The Dating Business Benefits French Firms
One of the most downloaded apps in France in 2015 was Deezer, a French music streaming app claiming six million paying subscribers. The company, battling against Spotify in the music streaming space, recently launched an app for the Apple Watch and signed a partnership with Huawei to have its app pre-installed in the manufacturer’s phones. Apart from Deezer, apps from France’s national TV channels, such as 6Play, MyTF1 and MyCanal are also in the top charts.
It would appear as though love is in the air across Europe’s major markets. Similar to the UK and Germany, the homegrown app generating the most revenue in France for 2015 was AdoptAGuy from GEB AdoptAGuy. As the dating market is booming in France, many French companies have started to tackle this market — no fewer than seven French-made dating apps were featured in the top 100 apps by revenue, with AdoptAGuy, Happn and Mektoube taking the lead.
Russia Has a Strong Local App Economy Across All Verticals.
Russia’s app market is indicative of the opportunities which are offered for local companies in the mobile space, as many local companies have taken over the top charts. The top Russian apps by downloads in 2015 were social media apps VK and Odnoklassniki, both owned by Mail.Ru Group and claiming respectively 62 and 52 million daily users. Another observation is the importance of Yandex in the Russian app economy: 10 apps from the company are in the top 100 chart by downloads, offering a vast array of services such as browser, Internet search, GPS navigation, maps, email, music streaming and taxi services.
When looking at the highest revenue generating apps made in Russia in 2015, Odnoklassniki was #1 and is a good example of how to successfully monetize a social network via apps. The app allows users to buy virtual money in order to buy and send gifts to friends, play online games, download music or activate an incognito function, allowing users to hide their identity when visiting other people’s profiles. Dating apps are popular in Russia too, and local dating app LovePlanet made the #6 position in the rankings by revenue.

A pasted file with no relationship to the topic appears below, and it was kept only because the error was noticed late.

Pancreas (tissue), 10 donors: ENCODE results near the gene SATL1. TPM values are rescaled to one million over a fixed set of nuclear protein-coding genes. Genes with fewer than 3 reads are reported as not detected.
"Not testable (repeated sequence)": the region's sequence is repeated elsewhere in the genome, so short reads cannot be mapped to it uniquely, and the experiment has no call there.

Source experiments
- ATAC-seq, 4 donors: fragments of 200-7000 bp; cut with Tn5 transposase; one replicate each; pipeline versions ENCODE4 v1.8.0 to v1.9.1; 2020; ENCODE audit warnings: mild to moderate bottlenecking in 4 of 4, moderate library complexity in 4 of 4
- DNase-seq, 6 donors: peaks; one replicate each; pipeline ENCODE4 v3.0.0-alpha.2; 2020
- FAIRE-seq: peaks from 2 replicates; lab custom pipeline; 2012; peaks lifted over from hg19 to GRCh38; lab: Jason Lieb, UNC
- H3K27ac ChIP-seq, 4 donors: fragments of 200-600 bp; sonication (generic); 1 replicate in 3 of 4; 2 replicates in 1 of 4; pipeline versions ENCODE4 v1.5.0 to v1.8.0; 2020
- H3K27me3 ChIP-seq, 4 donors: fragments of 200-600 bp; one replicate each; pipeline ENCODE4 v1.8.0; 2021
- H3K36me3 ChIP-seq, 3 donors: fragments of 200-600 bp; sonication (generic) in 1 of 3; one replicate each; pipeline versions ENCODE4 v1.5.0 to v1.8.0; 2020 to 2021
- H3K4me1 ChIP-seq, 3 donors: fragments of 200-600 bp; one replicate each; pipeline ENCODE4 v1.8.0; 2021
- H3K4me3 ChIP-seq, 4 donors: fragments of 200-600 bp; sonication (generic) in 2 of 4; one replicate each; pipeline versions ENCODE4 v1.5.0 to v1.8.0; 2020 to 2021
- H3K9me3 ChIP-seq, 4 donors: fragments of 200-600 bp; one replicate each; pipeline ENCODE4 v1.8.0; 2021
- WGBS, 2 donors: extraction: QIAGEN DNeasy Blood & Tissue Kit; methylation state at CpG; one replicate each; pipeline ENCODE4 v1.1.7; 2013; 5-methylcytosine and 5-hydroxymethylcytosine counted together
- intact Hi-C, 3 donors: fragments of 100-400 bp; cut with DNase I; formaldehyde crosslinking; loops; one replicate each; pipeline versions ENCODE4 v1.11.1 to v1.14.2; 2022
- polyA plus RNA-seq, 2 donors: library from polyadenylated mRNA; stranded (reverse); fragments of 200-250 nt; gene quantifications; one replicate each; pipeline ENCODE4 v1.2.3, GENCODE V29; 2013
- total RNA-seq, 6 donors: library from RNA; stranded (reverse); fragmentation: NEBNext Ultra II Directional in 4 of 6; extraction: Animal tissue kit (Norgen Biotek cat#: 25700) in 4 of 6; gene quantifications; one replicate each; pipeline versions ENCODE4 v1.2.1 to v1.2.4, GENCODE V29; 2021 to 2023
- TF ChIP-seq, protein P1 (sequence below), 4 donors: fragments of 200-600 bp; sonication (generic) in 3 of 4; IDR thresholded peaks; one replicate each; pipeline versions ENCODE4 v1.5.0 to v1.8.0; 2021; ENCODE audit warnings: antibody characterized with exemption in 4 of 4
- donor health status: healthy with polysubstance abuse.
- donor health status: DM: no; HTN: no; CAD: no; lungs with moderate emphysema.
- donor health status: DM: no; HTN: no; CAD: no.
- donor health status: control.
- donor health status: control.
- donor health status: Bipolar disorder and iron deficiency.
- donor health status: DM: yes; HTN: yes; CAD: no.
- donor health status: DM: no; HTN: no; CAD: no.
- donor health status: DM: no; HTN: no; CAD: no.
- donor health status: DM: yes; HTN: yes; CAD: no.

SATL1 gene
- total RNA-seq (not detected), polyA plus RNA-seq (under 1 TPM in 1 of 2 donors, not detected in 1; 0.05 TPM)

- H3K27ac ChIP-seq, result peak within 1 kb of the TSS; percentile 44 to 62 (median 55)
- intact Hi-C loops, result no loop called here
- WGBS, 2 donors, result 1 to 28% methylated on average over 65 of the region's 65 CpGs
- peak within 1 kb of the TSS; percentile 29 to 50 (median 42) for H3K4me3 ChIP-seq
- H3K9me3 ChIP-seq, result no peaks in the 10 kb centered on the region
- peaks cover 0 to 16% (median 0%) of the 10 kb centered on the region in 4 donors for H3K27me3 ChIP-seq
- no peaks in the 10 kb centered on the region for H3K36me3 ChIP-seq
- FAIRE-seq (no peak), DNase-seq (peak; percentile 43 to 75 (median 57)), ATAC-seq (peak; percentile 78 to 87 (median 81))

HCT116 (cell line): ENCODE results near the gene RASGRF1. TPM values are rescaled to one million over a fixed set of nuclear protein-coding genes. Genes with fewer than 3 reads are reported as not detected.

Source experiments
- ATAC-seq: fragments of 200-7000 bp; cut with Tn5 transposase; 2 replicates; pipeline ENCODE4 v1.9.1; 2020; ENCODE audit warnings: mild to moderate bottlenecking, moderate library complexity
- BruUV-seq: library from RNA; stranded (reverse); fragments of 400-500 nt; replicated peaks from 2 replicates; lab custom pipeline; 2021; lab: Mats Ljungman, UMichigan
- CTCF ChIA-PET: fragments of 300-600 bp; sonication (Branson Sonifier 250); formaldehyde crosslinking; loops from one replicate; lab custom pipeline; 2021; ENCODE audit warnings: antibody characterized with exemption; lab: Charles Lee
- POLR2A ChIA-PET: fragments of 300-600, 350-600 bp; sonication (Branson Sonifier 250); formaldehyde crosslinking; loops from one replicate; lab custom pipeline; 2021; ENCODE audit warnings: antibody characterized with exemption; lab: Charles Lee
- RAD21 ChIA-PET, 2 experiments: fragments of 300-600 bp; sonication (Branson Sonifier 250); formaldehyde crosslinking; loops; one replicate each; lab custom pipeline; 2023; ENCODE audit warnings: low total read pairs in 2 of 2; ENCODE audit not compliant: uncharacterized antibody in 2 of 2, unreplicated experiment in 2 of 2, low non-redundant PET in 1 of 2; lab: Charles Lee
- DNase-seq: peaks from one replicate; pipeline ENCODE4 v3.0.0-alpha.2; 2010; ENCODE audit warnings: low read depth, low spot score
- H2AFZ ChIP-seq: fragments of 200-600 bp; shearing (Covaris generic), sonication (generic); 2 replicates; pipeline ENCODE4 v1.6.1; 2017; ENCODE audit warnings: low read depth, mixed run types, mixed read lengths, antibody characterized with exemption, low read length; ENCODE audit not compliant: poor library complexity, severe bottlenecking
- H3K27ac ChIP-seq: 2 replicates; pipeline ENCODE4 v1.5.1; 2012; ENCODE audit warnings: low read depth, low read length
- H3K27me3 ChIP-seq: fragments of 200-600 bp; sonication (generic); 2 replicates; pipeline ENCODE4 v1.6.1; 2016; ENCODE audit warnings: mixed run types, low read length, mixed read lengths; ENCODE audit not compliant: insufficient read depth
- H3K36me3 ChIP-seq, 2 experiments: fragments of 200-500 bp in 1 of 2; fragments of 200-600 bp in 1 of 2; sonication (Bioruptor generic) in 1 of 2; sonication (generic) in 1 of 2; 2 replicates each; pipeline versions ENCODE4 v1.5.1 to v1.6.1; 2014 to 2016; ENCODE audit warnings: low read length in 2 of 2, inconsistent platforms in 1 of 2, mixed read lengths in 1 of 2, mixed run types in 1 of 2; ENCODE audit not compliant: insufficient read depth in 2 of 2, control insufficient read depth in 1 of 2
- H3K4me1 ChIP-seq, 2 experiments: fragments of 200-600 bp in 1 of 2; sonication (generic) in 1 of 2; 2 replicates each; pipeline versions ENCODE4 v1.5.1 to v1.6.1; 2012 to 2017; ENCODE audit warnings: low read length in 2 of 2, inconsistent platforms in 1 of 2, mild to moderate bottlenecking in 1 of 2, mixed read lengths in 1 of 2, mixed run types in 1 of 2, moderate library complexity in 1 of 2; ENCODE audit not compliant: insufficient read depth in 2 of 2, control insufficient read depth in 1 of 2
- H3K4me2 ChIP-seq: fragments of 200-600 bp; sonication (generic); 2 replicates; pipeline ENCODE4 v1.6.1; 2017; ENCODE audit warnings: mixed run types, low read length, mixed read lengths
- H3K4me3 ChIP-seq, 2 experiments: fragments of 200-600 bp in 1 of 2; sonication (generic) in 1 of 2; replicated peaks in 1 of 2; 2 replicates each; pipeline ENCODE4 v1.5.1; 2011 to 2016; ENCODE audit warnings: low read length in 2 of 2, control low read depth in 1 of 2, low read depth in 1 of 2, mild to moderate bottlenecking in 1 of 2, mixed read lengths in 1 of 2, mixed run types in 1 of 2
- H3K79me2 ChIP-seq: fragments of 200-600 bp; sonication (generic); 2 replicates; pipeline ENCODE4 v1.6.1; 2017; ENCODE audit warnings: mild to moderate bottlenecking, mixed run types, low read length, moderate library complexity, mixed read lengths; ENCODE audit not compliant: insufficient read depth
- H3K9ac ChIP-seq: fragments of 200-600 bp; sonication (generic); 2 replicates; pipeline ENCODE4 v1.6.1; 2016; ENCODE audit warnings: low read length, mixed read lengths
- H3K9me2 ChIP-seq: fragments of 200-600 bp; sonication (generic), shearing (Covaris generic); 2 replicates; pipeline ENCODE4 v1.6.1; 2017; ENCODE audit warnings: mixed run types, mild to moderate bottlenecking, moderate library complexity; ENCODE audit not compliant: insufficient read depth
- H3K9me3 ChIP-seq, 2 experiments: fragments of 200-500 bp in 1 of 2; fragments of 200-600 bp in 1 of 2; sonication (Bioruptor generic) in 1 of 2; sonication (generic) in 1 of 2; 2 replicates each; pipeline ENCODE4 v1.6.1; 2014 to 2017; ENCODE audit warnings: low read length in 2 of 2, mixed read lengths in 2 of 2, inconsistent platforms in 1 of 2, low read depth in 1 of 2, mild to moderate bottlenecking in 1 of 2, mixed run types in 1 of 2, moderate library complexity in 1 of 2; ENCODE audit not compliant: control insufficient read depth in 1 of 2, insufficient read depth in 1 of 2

How Local Publishers Can Succeed Across Industries
It’s clear that while global players may have scale, local brands are in a good position to succeed on mobile by activating their existing offline web user bases and enhancing their experiences through apps. Take, for instance, the BBC in the UK or the Deutsche Bahn in Germany. Publishers cross verticals — including media, transportation, and social and dating — are able to make a mark on their local markets through brand recognition and a strong understanding of the culture.
Furthermore, it’s interesting to note that many European startups have taken the top charts by revenue in the markets they originated from: this being especially true in the dating industry. For publishers looking to enter new markets, this underscores the importance of understanding the nuances of each market as well as key local players, as there may be a need to compete head to head with incumbents, such as Deezer for music streaming in France, or VK for social networking in Russia.
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April 18, 2016Top and Trending Apps